Initially, the linebacking corps was going to be a two-part preview; but with only ten scholarship linebackers on the roster, doing this as a single preview makes sense.
And with Clark Lea likely shifting Vanderbilt to the 4-2-5 defense he ran at Notre Dame, the Commodores probably won’t play that many linebackers — at least, not at the linebacker spot. Some of the bigger guys in this unit could effectively play a defensive line spot, while smaller guys could flex back into the third safety position.
Still, this is a unit that could improve in spite of some key losses — Andre Mintze is off to the NFL, while Dimitri Moore transferred (and wound up at Missouri State.) But Vanderbilt in 2020 was missing two key pieces in the linebacking corps — one an opt-out, the other due to injury — and their return should make a big difference.
Feleti Afemui, redshirt senior: The 6’3”, 245-pound Afemui started ten games at inside linebacker in 2019 — and then didn’t play in 2020, electing to opt out of the season due to COVID-19 concerns. He’s back for 2021, though, and his performance in 2019 (46 tackles, 1.5 tackles for loss) suggests that his return is a big deal.
Elijah McAllister, redshirt junior: The 6’6”, 261-pound McAllister looked like a future impact player as a redshirt freshman in 2019, when he had 26 tackles, 4.5 tackles for loss, 2.5 sacks, a forced fumble, and three quarterback hurries. And then he missed all of 2020 with an injury. That said, if he’s recovered from his injury, he has the size and athleticism to make a major impact. Also of note: he was one of the first players on the team to get his jersey number, which probably tells you a bit about how much Clark Lea thinks of him.
Anfernee Orji, junior: Well, this is interesting. I’ve already written that Clark Lea is switching to a 4-2-5, and after talking about McAllister and Afemui... Orji, a 6’2”, 230-pound junior from Rockwall, Texas, started all nine games in 2020 and was the team’s leading tackler with 66. He’s obviously going to play, but how Clark Lea manages this situation will be interesting to watch.
Ethan Barr, sophomore: I give up on trying to predict which guys will have an impact as true freshmen. Barr was a late addition to the 2020 class who switched his commitment from Tulane; the 6’3”, 244-pound linebacker from Flower Mound, Texas, only played in all nine games with three starts, and he notched 37 tackles. He’ll play a role here.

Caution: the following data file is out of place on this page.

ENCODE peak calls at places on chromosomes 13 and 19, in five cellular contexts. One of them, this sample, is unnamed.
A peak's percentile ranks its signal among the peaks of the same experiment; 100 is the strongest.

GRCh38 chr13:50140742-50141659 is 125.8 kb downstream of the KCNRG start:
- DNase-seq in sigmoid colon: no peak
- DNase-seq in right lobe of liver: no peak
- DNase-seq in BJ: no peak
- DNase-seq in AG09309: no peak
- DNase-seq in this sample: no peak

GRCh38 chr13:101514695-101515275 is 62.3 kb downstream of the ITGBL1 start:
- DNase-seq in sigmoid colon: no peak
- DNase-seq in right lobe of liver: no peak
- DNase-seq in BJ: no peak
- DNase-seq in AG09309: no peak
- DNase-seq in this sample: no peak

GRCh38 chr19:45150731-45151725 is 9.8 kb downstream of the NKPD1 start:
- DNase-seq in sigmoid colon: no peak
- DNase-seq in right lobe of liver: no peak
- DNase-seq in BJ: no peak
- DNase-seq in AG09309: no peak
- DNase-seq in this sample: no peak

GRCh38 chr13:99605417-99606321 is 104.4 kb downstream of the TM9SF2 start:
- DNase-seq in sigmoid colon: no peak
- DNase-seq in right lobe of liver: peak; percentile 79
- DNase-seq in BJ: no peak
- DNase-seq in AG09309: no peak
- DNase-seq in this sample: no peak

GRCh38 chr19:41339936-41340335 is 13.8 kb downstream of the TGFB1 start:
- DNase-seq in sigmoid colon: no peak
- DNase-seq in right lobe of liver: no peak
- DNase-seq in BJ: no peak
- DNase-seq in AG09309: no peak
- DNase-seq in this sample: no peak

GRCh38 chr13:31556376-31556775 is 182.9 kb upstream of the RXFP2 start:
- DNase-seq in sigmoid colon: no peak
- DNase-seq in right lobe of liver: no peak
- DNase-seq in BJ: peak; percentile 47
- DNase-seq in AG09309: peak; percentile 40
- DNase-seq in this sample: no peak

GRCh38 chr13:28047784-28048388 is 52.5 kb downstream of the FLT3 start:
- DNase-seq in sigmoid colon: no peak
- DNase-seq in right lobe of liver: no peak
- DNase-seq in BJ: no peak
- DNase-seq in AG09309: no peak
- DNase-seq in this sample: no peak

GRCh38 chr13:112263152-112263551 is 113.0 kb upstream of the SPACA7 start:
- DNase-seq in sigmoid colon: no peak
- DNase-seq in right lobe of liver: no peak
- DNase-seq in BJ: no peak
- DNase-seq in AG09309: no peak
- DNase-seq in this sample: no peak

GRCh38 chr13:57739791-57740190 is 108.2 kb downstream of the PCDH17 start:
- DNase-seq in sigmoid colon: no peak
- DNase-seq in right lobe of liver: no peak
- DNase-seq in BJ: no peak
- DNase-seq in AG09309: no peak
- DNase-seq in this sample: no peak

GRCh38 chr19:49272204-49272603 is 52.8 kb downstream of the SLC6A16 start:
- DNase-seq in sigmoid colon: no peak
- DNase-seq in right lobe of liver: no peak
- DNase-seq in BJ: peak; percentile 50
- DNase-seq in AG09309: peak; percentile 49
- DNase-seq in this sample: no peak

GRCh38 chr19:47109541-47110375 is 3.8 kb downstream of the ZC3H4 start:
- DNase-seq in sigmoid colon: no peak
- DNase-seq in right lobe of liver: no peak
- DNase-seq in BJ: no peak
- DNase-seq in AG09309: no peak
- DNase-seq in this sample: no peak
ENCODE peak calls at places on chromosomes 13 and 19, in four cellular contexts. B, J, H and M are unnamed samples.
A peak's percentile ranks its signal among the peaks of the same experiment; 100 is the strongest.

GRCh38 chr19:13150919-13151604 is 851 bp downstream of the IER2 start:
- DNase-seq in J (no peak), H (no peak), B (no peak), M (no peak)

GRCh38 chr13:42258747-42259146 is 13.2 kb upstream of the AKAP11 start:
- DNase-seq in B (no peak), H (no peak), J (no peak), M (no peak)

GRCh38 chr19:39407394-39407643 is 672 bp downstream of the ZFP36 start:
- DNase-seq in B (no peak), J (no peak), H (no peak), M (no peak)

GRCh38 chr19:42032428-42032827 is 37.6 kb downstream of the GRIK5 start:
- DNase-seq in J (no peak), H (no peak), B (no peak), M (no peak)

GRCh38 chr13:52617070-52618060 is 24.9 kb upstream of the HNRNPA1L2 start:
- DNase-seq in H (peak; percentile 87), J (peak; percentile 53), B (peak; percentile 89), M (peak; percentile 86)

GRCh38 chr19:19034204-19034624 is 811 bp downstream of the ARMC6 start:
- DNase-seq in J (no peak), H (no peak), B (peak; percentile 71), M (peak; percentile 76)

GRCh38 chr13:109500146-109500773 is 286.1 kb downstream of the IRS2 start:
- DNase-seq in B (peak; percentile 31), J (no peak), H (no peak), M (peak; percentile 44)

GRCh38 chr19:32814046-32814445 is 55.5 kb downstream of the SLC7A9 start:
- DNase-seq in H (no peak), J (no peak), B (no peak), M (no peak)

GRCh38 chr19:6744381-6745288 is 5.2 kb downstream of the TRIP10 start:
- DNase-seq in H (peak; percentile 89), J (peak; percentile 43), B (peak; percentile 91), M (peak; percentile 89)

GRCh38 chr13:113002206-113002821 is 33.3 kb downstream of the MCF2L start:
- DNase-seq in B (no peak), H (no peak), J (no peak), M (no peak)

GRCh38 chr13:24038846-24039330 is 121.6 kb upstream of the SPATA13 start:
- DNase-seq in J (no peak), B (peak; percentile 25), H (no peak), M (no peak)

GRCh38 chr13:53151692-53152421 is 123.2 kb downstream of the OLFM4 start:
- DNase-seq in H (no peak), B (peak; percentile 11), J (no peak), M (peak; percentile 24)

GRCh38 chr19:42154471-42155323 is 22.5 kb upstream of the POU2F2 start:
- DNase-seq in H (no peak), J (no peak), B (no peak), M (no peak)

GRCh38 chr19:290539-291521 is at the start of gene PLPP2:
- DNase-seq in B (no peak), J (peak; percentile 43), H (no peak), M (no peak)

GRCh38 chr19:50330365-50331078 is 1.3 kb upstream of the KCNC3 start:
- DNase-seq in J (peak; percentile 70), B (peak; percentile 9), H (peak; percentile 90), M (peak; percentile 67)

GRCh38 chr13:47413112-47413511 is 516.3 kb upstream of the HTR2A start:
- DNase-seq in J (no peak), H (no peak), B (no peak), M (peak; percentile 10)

Alston Orji, redshirt junior: The elder Orji was a big-time recruit coming out of Rockwall High School in 2018; in fact, according to 247 Sports, he was the eighth-highest rated recruit Vanderbilt has signed since 2000. The performance, though, hasn’t exactly matched that: in three seasons at Vanderbilt, he’s started two games, both last season. The talent still seems to be there; the impact hasn’t. We’ll see what that portends for 2021, but he starts the season behind the four players above him on the depth chart.
Michael Owusu, redshirt senior: A depth option over the last three seasons, the 6’5”, 231-pound Owusu has good size but hasn’t developed into much more than a backup, logging seven tackles and one sack in 2020.
Brayden DeVault-Smith, redshirt senior: Another fifth-year depth guy, DeVault-Smith actually has two career starts under his belt, but none in 2020. He’s a guy who seems to have been recruited over after making some noise earlier in his career; Ethan Barr, who joined the team in 2020, is simply a better option, which isn’t a knock on DeVault-Smith, but it’s hard to see how he beats the guys ahead of him.
Miles Capers, freshman: At 6’5” and 230 pounds, Capers could eventually develop into a defensive end; but for now, he’s listed as a linebacker. He had 57 tackles as a high school senior in Sumter, South Carolina, where his high school team was called the Fighting Gamecocks (insert jokes in the comments.) Anyway, he’s the freshman I could see making an early impact, but this is a pretty tough position group to crack.
Errington Truesdell, freshman: The 6’1”, 224-pound Duluth, Georgia, product has an extremely Vanderbilt name; he also has a good game, as he finished his high school senior season with 107 tackles, 14 for loss, and five sacks. I’d guess he’s ticketed for a redshirt year simply because of who all is ahead of him.
Michael Mincey, freshman: In high school, he ran the 100 and 200 meters on the track team, a scary thought for a guy who goes 6’1” and 232 pounds. He’s another guy who will probably redshirt.